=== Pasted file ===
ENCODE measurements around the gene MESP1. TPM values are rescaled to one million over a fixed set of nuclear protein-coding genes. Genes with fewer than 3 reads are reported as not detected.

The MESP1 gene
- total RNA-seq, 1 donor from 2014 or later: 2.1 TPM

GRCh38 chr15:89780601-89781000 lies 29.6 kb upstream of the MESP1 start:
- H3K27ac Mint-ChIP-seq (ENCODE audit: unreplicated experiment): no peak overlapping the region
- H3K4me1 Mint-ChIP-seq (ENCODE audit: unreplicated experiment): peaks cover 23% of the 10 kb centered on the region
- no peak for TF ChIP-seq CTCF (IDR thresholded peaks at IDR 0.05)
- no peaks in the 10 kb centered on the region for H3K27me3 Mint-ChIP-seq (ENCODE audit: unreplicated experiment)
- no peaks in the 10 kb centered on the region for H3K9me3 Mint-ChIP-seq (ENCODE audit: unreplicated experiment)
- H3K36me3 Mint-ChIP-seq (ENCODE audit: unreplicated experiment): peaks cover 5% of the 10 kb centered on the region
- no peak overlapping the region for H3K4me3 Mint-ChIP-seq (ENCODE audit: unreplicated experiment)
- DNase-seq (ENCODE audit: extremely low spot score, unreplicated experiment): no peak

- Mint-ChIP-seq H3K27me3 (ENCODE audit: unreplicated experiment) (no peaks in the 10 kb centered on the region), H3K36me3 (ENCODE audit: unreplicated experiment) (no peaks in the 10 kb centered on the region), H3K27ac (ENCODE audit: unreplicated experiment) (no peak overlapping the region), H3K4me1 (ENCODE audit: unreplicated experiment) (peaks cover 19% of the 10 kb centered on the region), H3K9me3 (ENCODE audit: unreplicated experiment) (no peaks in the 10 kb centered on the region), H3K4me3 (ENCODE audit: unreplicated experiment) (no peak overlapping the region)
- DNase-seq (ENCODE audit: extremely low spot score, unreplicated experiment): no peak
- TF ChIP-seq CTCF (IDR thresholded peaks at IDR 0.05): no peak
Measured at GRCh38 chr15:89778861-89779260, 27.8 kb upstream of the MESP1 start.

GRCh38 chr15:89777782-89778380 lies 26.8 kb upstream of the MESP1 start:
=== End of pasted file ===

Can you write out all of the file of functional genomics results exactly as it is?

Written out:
ENCODE measurements around the gene MESP1. TPM values are rescaled to one million over a fixed set of nuclear protein-coding genes. Genes with fewer than 3 reads are reported as not detected.

The MESP1 gene
- total RNA-seq, 1 donor from 2014 or later: 2.1 TPM

GRCh38 chr15:89780601-89781000 lies 29.6 kb upstream of the MESP1 start:
- H3K27ac Mint-ChIP-seq (ENCODE audit: unreplicated experiment): no peak overlapping the region
- H3K4me1 Mint-ChIP-seq (ENCODE audit: unreplicated experiment): peaks cover 23% of the 10 kb centered on the region
- no peak for TF ChIP-seq CTCF (IDR thresholded peaks at IDR 0.05)
- no peaks in the 10 kb centered on the region for H3K27me3 Mint-ChIP-seq (ENCODE audit: unreplicated experiment)
- no peaks in the 10 kb centered on the region for H3K9me3 Mint-ChIP-seq (ENCODE audit: unreplicated experiment)
- H3K36me3 Mint-ChIP-seq (ENCODE audit: unreplicated experiment): peaks cover 5% of the 10 kb centered on the region
- no peak overlapping the region for H3K4me3 Mint-ChIP-seq (ENCODE audit: unreplicated experiment)
- DNase-seq (ENCODE audit: extremely low spot score, unreplicated experiment): no peak

- Mint-ChIP-seq H3K27me3 (ENCODE audit: unreplicated experiment) (no peaks in the 10 kb centered on the region), H3K36me3 (ENCODE audit: unreplicated experiment) (no peaks in the 10 kb centered on the region), H3K27ac (ENCODE audit: unreplicated experiment) (no peak overlapping the region), H3K4me1 (ENCODE audit: unreplicated experiment) (peaks cover 19% of the 10 kb centered on the region), H3K9me3 (ENCODE audit: unreplicated experiment) (no peaks in the 10 kb centered on the region), H3K4me3 (ENCODE audit: unreplicated experiment) (no peak overlapping the region)
- DNase-seq (ENCODE audit: extremely low spot score, unreplicated experiment): no peak
- TF ChIP-seq CTCF (IDR thresholded peaks at IDR 0.05): no peak
Measured at GRCh38 chr15:89778861-89779260, 27.8 kb upstream of the MESP1 start.

GRCh38 chr15:89777782-89778380 lies 26.8 kb upstream of the MESP1 start: